Her achievement as a writer and activist has carried her beyond India. She traveled to Paris in 1985 as part of a cultural exchange program between India and France, and went to Frankfurt in 1986 as part of a delegation of Indian writers to that citys famous Book Fair. In 1988, she visited Pittsburgh University in Pennsylvania on the invitation of the Marxist Study Circle and then returned to the United States in 1990 as a Visiting Fulbright Lecturer. In 1992, nominated by Indias First Lady, Devi attended the Geneva summit conference on "Economic Development of Women in the Agricultural Sector in the Third World." In the same year, she visited France again on the invitation of the French cultural affairs ministry.
Some of her works have been translated into English, Italian, Japanese, and French. Although her work may not conform to the cosmopolitan "Indian fiction" currently fashionable among Western readers, she is slowly gaining an international readership, in part because of the admiring attention given to her work as sites of postcolonial and feminist discourse by Gayatri Chakravorty Spivak, one of the worlds foremost literary theorists.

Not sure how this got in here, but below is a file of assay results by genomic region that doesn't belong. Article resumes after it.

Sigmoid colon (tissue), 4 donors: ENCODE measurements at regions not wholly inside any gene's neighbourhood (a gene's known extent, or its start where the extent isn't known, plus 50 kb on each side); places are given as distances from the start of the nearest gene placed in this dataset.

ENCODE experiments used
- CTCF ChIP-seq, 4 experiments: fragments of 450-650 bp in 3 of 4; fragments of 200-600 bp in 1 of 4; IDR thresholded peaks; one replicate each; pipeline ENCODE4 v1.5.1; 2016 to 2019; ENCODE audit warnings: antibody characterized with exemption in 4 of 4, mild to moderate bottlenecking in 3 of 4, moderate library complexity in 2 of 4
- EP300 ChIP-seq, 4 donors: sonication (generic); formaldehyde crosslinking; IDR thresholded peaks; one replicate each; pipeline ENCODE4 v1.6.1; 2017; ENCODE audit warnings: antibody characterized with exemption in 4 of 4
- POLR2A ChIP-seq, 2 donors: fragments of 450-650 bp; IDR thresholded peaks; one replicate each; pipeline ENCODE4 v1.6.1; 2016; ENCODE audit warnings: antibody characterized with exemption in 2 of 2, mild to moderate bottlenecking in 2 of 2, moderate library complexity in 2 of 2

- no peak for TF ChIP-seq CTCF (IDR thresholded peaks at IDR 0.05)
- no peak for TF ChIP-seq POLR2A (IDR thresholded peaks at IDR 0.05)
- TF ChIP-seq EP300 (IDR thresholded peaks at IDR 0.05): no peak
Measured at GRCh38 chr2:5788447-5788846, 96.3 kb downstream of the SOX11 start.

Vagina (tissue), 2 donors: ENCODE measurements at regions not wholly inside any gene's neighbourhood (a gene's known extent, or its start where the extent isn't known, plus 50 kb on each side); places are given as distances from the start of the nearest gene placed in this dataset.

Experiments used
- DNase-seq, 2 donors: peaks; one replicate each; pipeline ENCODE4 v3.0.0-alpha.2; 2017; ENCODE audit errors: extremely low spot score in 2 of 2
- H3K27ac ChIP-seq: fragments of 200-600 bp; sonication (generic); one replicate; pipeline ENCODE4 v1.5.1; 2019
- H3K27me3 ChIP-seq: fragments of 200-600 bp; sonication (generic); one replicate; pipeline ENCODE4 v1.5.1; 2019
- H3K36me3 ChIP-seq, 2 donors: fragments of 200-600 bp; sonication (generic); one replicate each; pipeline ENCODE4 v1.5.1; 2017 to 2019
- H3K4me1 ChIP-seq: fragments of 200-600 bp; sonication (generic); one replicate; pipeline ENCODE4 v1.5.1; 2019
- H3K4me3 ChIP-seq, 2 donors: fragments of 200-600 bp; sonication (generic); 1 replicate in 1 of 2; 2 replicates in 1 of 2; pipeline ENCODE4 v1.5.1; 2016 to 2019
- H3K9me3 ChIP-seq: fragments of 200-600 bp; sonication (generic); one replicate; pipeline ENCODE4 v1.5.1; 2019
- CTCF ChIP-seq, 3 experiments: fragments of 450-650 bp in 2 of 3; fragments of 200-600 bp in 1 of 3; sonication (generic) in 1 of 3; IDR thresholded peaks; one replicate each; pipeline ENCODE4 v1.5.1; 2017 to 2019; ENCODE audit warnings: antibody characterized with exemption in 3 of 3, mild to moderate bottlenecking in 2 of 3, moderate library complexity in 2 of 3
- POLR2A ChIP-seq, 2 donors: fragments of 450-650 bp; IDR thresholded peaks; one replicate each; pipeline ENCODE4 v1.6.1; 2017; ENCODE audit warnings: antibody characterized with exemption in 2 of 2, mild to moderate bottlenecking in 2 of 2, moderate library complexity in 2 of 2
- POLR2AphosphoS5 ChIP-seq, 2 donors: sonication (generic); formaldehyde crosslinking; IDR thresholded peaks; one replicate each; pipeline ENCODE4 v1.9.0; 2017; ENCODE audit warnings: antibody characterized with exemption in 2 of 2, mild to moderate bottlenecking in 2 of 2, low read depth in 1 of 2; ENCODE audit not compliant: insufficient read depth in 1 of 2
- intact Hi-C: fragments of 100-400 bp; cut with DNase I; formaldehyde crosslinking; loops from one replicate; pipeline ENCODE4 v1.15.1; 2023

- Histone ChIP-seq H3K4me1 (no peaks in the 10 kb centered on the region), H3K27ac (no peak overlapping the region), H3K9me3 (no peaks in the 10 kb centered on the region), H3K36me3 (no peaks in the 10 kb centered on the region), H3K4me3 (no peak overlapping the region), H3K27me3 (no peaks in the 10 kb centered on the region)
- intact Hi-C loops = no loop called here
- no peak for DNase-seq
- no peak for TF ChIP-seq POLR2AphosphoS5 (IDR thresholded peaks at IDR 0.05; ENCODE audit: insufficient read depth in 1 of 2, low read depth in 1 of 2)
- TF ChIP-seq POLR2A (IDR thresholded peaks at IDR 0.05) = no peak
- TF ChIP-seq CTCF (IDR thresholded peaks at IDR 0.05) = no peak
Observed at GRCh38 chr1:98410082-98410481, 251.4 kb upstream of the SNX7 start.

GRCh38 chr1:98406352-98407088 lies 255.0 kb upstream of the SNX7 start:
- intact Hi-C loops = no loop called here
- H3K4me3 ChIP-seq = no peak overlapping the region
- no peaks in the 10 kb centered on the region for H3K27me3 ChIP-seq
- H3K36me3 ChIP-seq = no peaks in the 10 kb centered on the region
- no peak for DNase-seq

Nothing, however, has given Devi as much fulfillment as having her voice heard in India, and through her the voice of the people she cares about.
A literary writer in India does not have a large and ready readership. The literacy rate in Bengal is only 38 percent as of the 1970s, and a serious novel in Bengali sells about five thousand copies in three years. Devis best-known books, however, have run to over twenty editions. Her writings have also circulated beyond the confines of print and a single language. She has been translated into Hindi, Assamese, Telegu, Malayalam, Marathi, Oriya, Punjabi, Gujarati, and two tribal languages, Ho and Santhali.